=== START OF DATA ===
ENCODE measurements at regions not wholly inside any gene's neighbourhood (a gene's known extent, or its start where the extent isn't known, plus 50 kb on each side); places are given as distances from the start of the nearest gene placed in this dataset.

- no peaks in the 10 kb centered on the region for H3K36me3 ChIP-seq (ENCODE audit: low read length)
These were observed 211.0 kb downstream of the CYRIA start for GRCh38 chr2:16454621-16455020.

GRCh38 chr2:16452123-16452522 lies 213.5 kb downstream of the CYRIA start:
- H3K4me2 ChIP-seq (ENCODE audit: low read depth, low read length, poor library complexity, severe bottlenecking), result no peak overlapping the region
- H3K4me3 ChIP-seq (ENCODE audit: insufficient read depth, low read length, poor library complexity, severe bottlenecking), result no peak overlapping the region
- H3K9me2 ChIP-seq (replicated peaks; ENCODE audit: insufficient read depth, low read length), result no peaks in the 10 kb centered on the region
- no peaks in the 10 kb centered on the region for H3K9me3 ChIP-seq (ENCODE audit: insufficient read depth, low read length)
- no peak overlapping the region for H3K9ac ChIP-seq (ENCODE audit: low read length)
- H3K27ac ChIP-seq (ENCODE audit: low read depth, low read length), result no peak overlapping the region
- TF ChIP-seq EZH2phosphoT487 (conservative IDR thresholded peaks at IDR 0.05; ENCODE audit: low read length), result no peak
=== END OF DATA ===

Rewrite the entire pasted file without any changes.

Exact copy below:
ENCODE measurements at regions not wholly inside any gene's neighbourhood (a gene's known extent, or its start where the extent isn't known, plus 50 kb on each side); places are given as distances from the start of the nearest gene placed in this dataset.

- no peaks in the 10 kb centered on the region for H3K36me3 ChIP-seq (ENCODE audit: low read length)
These were observed 211.0 kb downstream of the CYRIA start for GRCh38 chr2:16454621-16455020.

GRCh38 chr2:16452123-16452522 lies 213.5 kb downstream of the CYRIA start:
- H3K4me2 ChIP-seq (ENCODE audit: low read depth, low read length, poor library complexity, severe bottlenecking), result no peak overlapping the region
- H3K4me3 ChIP-seq (ENCODE audit: insufficient read depth, low read length, poor library complexity, severe bottlenecking), result no peak overlapping the region
- H3K9me2 ChIP-seq (replicated peaks; ENCODE audit: insufficient read depth, low read length), result no peaks in the 10 kb centered on the region
- no peaks in the 10 kb centered on the region for H3K9me3 ChIP-seq (ENCODE audit: insufficient read depth, low read length)
- no peak overlapping the region for H3K9ac ChIP-seq (ENCODE audit: low read length)
- H3K27ac ChIP-seq (ENCODE audit: low read depth, low read length), result no peak overlapping the region
- TF ChIP-seq EZH2phosphoT487 (conservative IDR thresholded peaks at IDR 0.05; ENCODE audit: low read length), result no peak